Additional Activities:

  • Choose two pairs of students (ideally one group older, one group younger. Or one group taller and one group shorter?) Give the younger/shorter pair a garbage bag - each student holding an end. Give the older/taller pair a garbage bag that has been cut open so that it creates a large rectangle. Have the students run a race and see which pair gets to the end first. Why? This demonstrates drag.

  • Have students create a paper airplane and fly it. Then, cut flaps on each wing. Have them bend the flaps up and fly it. Have them bend the flaps down and fly it. Have them bend one flap up and one flap down and fly it. What happens?

  • Talk about when your riding in the car and you put your hand out the window with your palm facing down. What happens? What about when you change the pitch of your hand?

  • Forces of Flight Game: Line students up in a field/gym. THRUST: run forward. DRAG: run backward. GRAVITY: fall down. LIFT: jump

After our Physics of Flight lesson, we had a little time to check out the gift shop before our private tour of the museum.  We only had an hour and a half, so my group toured the WWI and WWII hangars. Fun fact: the planes in WWI only went roughly 100 MPH give or take.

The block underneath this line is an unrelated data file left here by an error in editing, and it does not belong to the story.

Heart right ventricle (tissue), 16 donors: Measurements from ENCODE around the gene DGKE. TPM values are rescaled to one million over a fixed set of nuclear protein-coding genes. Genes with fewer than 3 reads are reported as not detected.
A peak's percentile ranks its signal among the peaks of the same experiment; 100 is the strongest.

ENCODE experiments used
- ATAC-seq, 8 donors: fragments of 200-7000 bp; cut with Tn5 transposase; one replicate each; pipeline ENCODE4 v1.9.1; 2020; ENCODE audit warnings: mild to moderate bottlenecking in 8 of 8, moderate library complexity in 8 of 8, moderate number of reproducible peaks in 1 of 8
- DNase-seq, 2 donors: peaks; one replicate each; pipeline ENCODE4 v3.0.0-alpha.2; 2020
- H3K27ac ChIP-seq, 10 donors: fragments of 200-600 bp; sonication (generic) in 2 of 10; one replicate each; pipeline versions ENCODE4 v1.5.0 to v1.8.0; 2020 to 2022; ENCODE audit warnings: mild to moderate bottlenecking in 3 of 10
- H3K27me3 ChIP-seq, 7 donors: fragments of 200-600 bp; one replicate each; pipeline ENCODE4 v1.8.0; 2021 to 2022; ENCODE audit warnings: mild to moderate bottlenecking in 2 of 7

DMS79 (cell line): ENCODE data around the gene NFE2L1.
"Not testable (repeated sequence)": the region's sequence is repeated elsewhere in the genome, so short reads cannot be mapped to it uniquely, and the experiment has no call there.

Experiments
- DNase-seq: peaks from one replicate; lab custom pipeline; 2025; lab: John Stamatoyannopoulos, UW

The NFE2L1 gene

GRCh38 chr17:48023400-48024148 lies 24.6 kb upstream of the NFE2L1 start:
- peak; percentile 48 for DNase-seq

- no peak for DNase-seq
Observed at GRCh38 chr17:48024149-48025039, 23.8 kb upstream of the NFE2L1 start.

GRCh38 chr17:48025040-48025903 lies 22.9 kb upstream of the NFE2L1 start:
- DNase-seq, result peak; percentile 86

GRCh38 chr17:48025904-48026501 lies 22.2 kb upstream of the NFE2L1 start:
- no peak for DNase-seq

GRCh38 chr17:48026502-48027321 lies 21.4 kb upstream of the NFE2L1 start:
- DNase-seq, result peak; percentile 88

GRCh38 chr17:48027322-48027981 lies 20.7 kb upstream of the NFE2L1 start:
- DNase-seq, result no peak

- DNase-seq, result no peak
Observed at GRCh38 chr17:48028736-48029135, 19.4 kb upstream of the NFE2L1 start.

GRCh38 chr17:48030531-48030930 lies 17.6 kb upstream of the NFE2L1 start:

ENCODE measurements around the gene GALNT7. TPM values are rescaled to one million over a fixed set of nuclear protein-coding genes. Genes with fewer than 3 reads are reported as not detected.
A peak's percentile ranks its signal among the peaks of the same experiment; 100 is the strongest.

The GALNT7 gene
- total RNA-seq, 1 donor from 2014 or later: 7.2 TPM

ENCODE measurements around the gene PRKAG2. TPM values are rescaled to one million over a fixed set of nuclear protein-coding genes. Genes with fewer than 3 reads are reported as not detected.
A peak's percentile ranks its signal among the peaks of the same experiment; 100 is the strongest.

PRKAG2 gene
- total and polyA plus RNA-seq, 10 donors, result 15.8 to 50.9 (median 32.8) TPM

We had a 30 minute lunch break (sandwiches, chips, and cookies) and then had an hour to check out other parts of the museum. It is HUGE. You could easily spend half a day to a full day there and not see it all. Missy and I headed down to the space section real quick. I tried to land the space shuttle in a simulator, but was unsuccessful!



Our next destination was Huffman Prairie Flying Field, where the Wright brothers made many, many flights. It holds a replica of their shed, as well as the starting device that was originally used to launch the planes before advancing to the catapult.



We moved on up the road to a park for some Falconry with the Ohio School of Falconry. In order to become a falconer, you have to give up your 4th amendment right. Law enforcement doesn't need a warrant to come search your property, they just have to show up and say, "I'm here to see the birds." This is to help protect the wild life. The U.S. is one of only four or five countries in the world that can trap for falconry, and they must be juvenile birds. We related birds to what we learned this morning about airplanes! The larger the leading edge of the wings are, the greater the lift, the faster the take off.

We got to meet Henson, a 5.5 year old Eurasian Eagle Owl.


Quinny was a 3-year-old Barn Owl.  Barn Owls have very flat wings, and for that reason they are very silent.


Maverick is a 71-day-old Peregrine Falcon. He wore a hood for part of the time to help keep him calm. There was a lot of stimulus around for him.


Lastly, we met a Harris' Hawk named Irwin, named such because they got him on the anniversary of Steve Irwin's death. Irwin was the bird we got to practice our falconry with!



Team Building Activities (that have nothing to do with aviation, just some that I learned!)